While Carrizo-equipped systems won't be available until the mid-year time frame, the company has working silicon in hand. AMD has thin and light prototype systems jointly developed with Shuttle Inc. and is showing them off at CES. According to Kevin Lensing, Senior Director, Product Management, AMD, "It's a 'Carrizo'-based system sporting an upcoming mobile discrete GPU and it delivers exceptional, unprecedented gaming performance in a thinner and lighter platform than previously possible due to the energy efficiency and performance focus we have in 'Carrizo.'" The CES demonstrations are limited to private appointments and aren't available to the general public, but Tom's Hardware will be there and we look forward to seeing what Carrizo can do.
Tom's also touts the company's new unified platform strategy: "Our scalable approach, which hasn't been used in the PC industry for many years now, addresses the complete stack from top to bottom with a single platform, meaning that our OEM partners will be able to use "Carrizo" and "Carrizo-L" to serve a wide range of the market – spanning form factors and price points from all-in-ones and mainstream notebooks, to ultra-thin and light performance and gaming notebooks – without needing to design, develop, and validate multiple platforms."
Carrizo checks a lot of boxes: a unified SoC platform that the company claims can scale from mainstream to enthusiast class performance, the new Excavator CPU core, the GCN graphics architecture, Mantle and DirectX 12 API support, Project FreeSync support, Heterogeneous System Architecture (HSA) 1.0, an HEVC hardware decoder for 4K video, and an integrated ARM TrustZone processor on die.
Despite the impressive feature list, it will likely come down to plain-and-simple ability. Is Carrizo capable of generating playable frame rates in games while using an acceptably low amount of battery power? AMD claims that "…'Carrizo' delivers HD and Ultra HD graphics horsepower, increased compute performance and next-generation mobile gaming," and our discussions with representatives lead us to believe that the company considers this an important aspect of Carrizo's arsenal. We've also been told that technology research firm Gartner has indicated that thin and light notebook gaming is on the rise.
We're inclined to agree. If Carrizo has the chops to handle PC games in HD while maintaining modern power-efficiency expectations, it would open a new market up to AMD. Imagine a capable, reasonably-priced gaming notebook equipped with a built-in FreeSync monitor. But AMD has had capable on-die graphics chipsets for some time now. The question is, can it get power usage under control?
John Byrne, AMD's president and general manager of the company's computing and graphics business unit, has gone on the record saying that "…we're bringing a brand new graphics architecture integrated into Carrizo. This will be our biggest leap ever from an energy efficiency perspective." We're not privvy to details regarding how the company has tweaked GCN in order to achieve this purported leap in energy savings, but we've recently noted that AMD Appears To Have Power-Saving 'Dynamic Frame Rate Control' Feature Incoming. We're told this is partially responsible, but it's just one piece of the puzzle. Either way, we can't wait to get our hands on a Carrizo for testing later in 2015.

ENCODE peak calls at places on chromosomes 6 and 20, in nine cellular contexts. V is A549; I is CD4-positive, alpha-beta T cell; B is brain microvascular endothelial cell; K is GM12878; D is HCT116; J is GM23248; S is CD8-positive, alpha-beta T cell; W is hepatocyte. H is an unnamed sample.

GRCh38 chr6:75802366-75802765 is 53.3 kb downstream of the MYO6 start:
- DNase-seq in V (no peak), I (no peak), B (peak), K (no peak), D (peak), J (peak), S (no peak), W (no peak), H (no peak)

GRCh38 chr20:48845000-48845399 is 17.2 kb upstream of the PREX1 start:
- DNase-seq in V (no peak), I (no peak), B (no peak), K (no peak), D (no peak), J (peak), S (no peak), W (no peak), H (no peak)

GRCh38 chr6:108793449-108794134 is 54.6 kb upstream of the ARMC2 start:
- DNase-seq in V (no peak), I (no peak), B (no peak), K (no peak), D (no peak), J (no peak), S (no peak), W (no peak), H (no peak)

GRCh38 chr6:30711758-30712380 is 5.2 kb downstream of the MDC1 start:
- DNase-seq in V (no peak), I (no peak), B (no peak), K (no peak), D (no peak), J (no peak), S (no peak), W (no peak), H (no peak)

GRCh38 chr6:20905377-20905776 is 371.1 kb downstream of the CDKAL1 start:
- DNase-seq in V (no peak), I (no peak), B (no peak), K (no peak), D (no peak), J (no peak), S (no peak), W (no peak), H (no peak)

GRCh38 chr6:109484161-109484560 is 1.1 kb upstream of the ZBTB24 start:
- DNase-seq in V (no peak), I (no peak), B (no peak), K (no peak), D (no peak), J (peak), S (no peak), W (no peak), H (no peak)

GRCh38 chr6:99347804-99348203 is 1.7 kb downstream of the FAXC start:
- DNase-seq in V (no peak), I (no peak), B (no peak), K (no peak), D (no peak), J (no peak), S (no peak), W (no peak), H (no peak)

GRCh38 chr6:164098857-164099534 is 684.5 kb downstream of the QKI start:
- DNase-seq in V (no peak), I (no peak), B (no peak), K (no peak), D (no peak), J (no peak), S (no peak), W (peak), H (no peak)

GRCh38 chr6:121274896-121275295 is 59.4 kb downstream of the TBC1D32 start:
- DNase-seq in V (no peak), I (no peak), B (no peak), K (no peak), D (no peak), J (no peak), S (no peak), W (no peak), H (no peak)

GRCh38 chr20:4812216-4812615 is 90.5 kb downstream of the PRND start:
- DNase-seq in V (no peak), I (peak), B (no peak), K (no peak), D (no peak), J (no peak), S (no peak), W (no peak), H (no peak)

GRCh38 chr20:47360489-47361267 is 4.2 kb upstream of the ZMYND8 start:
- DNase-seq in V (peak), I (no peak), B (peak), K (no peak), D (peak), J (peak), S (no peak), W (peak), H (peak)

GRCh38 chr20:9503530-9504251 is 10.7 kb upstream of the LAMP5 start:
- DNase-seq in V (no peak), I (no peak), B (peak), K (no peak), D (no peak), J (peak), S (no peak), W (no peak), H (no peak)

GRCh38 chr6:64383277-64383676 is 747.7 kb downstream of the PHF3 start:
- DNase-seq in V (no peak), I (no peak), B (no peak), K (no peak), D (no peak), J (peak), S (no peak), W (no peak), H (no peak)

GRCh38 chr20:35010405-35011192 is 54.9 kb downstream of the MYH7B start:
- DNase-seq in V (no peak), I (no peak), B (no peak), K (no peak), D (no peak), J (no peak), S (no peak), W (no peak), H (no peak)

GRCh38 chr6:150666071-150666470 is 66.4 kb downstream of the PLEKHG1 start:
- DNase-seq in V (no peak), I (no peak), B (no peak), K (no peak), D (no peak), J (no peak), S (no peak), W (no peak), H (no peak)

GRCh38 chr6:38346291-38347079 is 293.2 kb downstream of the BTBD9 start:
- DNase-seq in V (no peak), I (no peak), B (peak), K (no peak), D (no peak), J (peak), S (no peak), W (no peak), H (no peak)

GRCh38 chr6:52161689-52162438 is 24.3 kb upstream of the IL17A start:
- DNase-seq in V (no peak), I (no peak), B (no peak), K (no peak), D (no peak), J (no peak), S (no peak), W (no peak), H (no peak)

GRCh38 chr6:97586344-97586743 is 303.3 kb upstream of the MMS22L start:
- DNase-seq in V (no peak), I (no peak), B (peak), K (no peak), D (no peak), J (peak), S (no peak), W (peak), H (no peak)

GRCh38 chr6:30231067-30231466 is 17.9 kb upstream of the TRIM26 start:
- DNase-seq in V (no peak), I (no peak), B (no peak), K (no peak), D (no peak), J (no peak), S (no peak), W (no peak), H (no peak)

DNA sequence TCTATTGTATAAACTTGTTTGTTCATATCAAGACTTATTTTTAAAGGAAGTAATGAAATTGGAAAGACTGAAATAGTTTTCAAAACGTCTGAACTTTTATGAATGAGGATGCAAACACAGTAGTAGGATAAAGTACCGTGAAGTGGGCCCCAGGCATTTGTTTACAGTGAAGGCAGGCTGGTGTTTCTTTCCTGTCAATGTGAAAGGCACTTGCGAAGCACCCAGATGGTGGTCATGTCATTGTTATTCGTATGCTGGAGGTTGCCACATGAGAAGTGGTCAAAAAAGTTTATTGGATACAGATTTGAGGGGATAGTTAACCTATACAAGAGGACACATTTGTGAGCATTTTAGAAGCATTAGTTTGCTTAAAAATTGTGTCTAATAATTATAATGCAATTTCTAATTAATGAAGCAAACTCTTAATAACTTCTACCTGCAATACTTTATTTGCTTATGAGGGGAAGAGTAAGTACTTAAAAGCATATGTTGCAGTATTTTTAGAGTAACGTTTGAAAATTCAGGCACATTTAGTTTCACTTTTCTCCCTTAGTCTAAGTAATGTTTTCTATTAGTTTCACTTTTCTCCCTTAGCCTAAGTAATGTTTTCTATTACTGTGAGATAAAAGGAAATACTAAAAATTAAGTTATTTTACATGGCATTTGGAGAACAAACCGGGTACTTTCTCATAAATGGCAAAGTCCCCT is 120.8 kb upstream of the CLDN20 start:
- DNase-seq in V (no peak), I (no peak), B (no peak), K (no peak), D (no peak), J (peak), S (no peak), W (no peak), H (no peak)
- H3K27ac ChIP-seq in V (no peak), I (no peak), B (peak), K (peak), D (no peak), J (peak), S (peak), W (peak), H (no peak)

[ADDENDUM] We have since had an opportunity to see Carrizo running in three systems at CES. The first was the shuttle-developed laptop pictured above. In person it looks much more impressive with a red illuminated keyboard and stylish cutouts, like something you'd see on ASUS' ROG series. We weren't allowed to take a picture, unfortunately, but it left a positive impression.
The second system was running Lego Batman. It's a nice-enough looking game, and Carrizo ran it well, but certainly not one of the most demanding titles out there. We'd rather have seen something that requires a little more horsepower.
The third system showed 4K video playback, which is accelerated by Carrizo's new HEVC hardware decoder block. It played wonderfully smoothly next to a Core i3 that was obviously stuttering. We're told that Carrizo uses about 5 to 6% CPU utilization during this test, while the Core i3 was almost maxed out.
That's the extent of hardware demos we were shown. The only other information we gleaned is that Carrizo-L will draw in the 15 to 19 Watt neighborhood, while Carrizo will have a TDP up to 35 Watts. This certainly puts AMD's power draw in the neighborhood of Haswell-U and Broadwell-U chips. We'll have to wait until we can perform tests to see where performance sits, and to find out what Carrizo design wins will be priced when they hit retail before we can assess whether it will be the game-changer AMD suggests it will. [/ADDENDUM]